I appreciate that Charles Ormsby ("What to expect of Common Core," Aug. 7) admits that he is "not an expert on the Common Core standards" when he expresses concern about students' under-preparation in trigonometry under the Common Core. A brief review of those standards reveals that the goal he calls for — mastery of trigonometry — is already met and exceeded by the standards.1 comment on this story
Beginning in secondary math II (generally taught to sophomores) trigonometry takes an important place in the math standards. That importance increases in secondary math III and the senior-year courses available at most schools. Committed students will master trigonometry. Hopefully they will also avoid the ill-advised step, already a common option, to stop taking math classes after the junior year. That is never a good move for a college-bound student, especially a potential STEM major.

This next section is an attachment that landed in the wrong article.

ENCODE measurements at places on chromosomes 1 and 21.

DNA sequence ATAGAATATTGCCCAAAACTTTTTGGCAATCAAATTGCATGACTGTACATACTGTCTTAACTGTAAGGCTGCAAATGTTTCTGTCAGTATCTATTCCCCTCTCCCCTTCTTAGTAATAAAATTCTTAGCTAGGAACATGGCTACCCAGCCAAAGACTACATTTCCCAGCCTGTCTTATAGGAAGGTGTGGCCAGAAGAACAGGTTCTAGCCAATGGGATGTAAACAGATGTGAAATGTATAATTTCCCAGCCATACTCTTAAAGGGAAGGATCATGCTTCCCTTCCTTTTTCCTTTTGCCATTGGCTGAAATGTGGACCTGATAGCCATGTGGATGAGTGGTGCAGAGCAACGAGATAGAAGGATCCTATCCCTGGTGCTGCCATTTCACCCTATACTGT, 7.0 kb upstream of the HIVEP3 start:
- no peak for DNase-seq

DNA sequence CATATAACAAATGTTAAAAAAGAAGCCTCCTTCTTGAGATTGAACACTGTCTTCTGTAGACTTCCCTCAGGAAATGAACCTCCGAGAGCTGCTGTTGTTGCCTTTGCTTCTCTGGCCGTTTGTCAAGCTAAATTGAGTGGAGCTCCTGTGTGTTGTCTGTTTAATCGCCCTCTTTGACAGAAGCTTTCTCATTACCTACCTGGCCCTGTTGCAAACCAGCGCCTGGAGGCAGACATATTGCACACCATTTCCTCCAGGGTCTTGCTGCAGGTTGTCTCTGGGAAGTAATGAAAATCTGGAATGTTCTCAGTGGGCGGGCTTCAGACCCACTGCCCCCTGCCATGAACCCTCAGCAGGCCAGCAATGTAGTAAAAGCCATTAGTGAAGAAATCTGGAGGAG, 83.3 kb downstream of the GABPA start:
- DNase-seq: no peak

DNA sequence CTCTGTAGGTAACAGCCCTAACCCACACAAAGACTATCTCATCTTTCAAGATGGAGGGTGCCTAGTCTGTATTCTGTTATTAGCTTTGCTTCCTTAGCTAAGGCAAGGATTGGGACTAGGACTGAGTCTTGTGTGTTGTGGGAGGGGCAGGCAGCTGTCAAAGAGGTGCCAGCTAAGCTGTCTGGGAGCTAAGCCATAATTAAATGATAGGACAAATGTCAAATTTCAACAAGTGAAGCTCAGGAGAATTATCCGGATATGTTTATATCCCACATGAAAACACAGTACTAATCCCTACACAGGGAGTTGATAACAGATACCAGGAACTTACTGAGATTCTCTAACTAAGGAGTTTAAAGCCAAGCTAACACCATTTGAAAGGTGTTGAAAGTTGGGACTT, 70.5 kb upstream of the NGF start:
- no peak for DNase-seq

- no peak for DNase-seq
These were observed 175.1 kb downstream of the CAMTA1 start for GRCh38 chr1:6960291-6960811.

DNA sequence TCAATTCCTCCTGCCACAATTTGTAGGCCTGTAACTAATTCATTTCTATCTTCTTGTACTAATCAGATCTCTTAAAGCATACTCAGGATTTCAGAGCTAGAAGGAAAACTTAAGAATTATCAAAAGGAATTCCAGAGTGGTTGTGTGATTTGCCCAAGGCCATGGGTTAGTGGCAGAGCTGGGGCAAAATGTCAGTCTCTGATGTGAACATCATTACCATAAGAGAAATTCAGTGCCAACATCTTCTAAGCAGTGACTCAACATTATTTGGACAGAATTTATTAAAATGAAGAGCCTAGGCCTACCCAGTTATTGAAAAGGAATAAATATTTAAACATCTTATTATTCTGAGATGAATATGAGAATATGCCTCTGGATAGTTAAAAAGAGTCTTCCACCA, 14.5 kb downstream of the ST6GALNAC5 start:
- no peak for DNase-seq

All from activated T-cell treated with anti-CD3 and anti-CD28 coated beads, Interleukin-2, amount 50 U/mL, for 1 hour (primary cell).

Ormsby should recognize that his current underprepared students have never had instruction under the Common Core standards. When they were released in 2010, his incoming freshmen were just beginning the 10th grade, and in Utah the standards were phased in and fully implemented only the last school year. Perhaps Ormsby will re-evaluate his assessment of the Common Core when last year's high school freshmen reach his classroom in 2016.